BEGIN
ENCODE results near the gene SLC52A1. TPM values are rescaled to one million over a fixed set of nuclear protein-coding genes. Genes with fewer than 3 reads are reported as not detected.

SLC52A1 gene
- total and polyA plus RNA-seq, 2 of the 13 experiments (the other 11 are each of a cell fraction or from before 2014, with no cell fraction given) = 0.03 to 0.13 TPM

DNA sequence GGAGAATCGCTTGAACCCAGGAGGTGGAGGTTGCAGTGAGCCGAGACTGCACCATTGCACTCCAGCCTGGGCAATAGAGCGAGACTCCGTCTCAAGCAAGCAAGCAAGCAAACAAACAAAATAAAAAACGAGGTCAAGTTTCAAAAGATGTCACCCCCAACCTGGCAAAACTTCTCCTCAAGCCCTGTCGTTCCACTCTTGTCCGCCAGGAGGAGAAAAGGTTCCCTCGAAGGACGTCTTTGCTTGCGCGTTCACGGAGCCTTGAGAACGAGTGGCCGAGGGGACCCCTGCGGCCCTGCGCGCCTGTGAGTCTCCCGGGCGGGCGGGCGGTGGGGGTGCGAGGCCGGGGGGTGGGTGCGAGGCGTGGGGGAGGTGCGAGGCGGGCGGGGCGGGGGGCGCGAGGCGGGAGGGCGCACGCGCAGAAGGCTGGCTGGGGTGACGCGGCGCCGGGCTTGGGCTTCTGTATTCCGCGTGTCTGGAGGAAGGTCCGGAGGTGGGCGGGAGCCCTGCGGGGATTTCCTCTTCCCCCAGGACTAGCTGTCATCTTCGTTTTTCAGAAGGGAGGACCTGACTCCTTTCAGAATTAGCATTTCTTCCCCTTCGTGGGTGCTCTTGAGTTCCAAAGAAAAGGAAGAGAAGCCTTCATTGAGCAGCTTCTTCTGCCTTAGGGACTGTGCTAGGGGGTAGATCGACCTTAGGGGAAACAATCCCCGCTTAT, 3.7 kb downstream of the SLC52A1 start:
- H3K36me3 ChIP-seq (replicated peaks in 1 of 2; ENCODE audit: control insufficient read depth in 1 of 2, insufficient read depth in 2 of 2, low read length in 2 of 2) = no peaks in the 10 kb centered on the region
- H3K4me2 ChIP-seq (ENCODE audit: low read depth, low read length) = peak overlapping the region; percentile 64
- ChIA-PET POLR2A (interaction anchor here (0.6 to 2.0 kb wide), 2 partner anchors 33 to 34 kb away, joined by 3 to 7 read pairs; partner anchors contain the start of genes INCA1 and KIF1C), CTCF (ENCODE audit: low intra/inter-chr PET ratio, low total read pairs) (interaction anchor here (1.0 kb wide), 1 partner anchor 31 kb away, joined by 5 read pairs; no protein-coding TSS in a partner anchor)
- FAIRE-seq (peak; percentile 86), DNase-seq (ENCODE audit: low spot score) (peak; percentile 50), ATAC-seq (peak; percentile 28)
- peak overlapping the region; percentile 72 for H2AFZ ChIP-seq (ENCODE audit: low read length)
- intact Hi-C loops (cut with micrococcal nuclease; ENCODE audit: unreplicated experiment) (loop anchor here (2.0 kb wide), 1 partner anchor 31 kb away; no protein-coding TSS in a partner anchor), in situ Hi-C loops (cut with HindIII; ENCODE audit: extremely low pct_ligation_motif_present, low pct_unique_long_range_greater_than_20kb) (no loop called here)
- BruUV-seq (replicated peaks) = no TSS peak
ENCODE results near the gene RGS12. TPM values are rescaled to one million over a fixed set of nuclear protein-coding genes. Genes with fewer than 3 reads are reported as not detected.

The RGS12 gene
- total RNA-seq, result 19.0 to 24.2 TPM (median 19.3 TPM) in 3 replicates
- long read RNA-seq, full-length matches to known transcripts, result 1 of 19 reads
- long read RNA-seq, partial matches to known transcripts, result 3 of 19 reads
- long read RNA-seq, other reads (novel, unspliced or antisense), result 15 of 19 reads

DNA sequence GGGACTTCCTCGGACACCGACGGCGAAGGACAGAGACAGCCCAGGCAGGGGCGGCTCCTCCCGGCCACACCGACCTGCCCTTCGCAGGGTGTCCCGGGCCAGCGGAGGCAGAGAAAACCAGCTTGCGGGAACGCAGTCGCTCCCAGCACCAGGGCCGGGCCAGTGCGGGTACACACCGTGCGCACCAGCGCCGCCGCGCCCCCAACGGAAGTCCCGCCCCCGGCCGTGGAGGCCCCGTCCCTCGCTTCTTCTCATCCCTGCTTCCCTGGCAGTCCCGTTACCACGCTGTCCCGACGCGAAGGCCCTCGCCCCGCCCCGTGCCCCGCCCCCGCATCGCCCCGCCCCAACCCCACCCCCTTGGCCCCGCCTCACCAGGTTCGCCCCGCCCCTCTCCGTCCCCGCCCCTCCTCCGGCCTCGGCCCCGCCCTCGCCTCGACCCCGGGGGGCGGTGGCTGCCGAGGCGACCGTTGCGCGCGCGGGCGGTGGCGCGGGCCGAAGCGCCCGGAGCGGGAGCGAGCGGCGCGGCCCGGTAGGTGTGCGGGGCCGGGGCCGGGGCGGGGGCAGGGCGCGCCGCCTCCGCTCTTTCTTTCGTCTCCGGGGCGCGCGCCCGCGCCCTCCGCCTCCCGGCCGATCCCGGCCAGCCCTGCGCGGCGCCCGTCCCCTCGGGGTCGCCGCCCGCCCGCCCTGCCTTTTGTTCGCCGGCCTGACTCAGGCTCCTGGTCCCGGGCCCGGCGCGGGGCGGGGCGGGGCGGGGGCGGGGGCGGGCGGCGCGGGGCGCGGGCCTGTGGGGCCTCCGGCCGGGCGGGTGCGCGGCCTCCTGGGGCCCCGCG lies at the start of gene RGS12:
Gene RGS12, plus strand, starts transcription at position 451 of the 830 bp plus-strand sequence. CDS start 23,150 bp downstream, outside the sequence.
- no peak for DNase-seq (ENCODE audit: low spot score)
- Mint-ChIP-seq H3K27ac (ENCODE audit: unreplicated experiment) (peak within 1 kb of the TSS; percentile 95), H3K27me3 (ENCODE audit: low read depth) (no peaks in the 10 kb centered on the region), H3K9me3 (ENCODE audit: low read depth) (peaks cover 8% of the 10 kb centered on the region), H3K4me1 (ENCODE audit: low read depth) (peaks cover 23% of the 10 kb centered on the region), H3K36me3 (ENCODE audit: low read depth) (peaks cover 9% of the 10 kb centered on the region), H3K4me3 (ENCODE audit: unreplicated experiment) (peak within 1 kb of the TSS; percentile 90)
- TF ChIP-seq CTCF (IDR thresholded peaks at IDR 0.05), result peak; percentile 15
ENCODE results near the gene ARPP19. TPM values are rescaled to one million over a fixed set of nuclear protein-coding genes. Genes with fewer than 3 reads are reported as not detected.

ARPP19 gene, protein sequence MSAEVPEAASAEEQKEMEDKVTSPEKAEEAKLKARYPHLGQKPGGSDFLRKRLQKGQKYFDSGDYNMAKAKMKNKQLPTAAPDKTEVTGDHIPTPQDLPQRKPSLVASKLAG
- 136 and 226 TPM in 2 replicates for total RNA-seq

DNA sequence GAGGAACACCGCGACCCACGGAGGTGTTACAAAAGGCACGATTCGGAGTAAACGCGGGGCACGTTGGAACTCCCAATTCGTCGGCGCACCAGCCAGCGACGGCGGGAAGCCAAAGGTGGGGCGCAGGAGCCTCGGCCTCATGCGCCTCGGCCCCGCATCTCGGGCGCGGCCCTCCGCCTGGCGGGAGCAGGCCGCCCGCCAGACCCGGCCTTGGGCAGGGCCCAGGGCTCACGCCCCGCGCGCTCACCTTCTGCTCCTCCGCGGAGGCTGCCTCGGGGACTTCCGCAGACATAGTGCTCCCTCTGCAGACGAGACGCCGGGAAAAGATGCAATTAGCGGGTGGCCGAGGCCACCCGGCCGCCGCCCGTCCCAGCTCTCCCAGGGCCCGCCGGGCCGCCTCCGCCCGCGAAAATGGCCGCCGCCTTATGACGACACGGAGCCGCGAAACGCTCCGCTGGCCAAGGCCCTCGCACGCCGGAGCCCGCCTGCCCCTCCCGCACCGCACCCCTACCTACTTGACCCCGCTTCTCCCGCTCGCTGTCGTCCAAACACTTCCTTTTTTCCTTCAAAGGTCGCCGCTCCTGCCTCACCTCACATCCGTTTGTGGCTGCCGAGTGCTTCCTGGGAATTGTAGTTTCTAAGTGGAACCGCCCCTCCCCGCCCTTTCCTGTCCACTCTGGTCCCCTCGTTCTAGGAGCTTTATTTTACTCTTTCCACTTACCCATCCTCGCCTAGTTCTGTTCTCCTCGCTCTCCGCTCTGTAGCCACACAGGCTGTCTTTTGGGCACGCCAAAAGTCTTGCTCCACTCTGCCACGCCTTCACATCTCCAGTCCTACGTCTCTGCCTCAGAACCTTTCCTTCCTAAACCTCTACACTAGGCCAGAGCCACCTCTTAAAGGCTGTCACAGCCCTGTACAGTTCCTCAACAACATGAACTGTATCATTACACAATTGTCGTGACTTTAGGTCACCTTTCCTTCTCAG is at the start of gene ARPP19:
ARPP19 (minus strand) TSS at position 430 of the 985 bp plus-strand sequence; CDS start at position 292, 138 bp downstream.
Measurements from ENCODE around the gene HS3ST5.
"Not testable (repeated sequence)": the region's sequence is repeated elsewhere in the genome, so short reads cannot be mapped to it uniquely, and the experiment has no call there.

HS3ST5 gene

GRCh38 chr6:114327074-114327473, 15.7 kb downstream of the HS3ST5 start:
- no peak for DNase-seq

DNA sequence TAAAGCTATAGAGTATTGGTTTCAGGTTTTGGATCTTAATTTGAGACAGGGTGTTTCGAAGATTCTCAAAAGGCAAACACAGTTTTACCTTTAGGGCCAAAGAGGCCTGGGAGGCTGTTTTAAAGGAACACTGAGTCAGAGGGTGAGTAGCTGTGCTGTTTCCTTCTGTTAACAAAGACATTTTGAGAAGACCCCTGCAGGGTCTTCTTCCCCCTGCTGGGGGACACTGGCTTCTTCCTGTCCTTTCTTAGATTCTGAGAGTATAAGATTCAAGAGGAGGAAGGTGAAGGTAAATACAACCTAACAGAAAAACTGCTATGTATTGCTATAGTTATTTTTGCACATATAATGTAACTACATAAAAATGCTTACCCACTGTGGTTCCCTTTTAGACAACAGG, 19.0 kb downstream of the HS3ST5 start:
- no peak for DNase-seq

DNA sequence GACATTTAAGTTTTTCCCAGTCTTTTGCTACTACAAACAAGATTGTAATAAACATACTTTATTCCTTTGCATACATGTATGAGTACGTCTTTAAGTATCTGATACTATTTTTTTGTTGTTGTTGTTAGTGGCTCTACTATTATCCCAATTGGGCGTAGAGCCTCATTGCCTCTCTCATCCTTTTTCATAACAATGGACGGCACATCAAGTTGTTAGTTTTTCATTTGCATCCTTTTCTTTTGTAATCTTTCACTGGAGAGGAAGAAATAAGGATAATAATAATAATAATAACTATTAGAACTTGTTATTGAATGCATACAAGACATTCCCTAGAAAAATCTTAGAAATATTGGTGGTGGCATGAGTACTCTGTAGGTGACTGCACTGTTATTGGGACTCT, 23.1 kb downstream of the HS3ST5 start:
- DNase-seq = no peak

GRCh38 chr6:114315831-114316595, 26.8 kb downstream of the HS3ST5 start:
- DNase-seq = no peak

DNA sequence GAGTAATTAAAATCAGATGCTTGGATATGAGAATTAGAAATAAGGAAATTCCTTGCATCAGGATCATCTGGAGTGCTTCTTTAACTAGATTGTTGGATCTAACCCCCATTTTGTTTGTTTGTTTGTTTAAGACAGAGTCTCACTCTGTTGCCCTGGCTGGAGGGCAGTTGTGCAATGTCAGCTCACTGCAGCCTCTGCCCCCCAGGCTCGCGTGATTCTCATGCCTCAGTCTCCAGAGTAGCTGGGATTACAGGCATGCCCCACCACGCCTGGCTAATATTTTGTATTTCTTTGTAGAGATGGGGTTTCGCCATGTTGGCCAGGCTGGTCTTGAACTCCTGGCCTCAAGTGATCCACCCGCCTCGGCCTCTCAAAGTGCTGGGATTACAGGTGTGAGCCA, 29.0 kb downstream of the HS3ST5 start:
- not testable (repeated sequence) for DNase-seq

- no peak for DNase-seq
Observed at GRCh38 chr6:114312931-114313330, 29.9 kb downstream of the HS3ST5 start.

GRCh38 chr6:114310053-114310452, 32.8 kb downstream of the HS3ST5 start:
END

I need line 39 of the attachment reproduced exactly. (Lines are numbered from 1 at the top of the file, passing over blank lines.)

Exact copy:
DNA sequence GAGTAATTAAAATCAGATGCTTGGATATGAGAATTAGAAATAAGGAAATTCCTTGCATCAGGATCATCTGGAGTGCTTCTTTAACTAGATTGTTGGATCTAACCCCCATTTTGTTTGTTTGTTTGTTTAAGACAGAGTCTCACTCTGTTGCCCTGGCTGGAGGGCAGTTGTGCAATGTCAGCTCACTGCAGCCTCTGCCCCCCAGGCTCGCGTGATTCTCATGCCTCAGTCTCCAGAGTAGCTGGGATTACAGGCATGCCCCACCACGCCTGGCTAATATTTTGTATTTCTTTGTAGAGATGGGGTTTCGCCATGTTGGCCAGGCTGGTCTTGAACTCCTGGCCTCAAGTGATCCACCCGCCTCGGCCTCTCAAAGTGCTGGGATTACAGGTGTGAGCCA, 29.0 kb downstream of the HS3ST5 start: